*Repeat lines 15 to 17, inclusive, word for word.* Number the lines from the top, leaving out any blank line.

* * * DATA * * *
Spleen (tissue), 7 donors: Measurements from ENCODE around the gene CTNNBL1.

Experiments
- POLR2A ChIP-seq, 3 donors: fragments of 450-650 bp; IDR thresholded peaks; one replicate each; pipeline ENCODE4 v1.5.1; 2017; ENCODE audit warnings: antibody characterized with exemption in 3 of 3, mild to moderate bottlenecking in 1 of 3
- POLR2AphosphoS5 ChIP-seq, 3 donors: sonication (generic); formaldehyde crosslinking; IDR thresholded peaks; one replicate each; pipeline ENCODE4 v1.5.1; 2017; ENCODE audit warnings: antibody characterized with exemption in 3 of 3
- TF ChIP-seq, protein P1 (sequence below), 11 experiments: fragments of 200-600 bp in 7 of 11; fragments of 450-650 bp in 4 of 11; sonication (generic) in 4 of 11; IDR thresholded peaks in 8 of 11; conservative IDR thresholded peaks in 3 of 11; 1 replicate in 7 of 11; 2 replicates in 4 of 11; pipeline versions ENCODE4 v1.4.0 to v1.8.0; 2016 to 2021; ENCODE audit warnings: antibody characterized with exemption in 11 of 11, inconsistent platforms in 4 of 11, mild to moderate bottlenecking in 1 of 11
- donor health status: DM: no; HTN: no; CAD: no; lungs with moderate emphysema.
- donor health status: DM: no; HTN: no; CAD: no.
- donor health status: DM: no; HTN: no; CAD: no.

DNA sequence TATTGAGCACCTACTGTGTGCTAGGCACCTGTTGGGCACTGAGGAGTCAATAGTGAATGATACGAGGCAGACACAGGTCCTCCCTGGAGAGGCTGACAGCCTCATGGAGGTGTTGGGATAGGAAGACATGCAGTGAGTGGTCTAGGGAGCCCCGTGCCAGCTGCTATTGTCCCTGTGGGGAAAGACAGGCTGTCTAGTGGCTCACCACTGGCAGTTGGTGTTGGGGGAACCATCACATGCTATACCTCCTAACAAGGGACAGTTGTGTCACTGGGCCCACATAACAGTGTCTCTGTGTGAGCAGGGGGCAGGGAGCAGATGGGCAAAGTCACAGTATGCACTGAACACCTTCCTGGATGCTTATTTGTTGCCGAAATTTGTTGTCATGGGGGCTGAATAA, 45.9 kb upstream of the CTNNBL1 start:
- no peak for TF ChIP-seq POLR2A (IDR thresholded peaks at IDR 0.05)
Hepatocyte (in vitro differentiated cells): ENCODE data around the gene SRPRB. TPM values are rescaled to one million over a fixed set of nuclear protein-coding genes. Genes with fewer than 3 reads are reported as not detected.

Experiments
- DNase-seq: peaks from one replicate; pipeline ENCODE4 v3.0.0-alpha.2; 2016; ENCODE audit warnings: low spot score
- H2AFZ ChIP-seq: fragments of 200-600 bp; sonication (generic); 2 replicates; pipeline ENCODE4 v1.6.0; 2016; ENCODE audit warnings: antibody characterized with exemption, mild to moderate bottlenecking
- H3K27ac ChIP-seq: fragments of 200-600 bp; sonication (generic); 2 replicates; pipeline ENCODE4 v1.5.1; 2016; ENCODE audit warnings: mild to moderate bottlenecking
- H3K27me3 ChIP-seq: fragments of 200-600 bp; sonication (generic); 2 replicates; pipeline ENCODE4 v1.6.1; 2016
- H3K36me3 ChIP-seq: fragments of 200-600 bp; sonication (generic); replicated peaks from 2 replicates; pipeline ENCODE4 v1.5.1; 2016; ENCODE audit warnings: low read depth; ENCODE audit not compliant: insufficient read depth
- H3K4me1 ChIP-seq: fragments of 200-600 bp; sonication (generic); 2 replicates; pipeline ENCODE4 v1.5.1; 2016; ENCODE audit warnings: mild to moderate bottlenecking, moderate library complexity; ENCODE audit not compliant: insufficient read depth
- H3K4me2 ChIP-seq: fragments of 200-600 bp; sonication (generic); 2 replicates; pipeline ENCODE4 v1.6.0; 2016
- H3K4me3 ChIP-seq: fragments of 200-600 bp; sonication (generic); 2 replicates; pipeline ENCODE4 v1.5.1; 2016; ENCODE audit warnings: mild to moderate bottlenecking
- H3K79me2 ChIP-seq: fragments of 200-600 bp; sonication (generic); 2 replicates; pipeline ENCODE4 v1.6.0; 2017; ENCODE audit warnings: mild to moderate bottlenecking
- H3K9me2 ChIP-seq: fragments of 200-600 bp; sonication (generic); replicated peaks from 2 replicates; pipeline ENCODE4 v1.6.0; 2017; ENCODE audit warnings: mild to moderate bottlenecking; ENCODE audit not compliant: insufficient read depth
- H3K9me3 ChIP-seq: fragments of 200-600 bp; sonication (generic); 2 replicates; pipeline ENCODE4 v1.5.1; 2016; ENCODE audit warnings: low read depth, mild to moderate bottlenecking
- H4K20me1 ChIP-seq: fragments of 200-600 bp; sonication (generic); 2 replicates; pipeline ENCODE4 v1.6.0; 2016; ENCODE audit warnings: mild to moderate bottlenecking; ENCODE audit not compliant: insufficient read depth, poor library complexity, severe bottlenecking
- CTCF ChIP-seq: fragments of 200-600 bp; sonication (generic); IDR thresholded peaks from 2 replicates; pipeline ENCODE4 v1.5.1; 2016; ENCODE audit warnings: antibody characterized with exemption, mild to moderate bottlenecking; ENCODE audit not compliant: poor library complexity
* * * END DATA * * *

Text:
- H3K27ac ChIP-seq: fragments of 200-600 bp; sonication (generic); 2 replicates; pipeline ENCODE4 v1.5.1; 2016; ENCODE audit warnings: mild to moderate bottlenecking
- H3K27me3 ChIP-seq: fragments of 200-600 bp; sonication (generic); 2 replicates; pipeline ENCODE4 v1.6.1; 2016
- H3K36me3 ChIP-seq: fragments of 200-600 bp; sonication (generic); replicated peaks from 2 replicates; pipeline ENCODE4 v1.5.1; 2016; ENCODE audit warnings: low read depth; ENCODE audit not compliant: insufficient read depth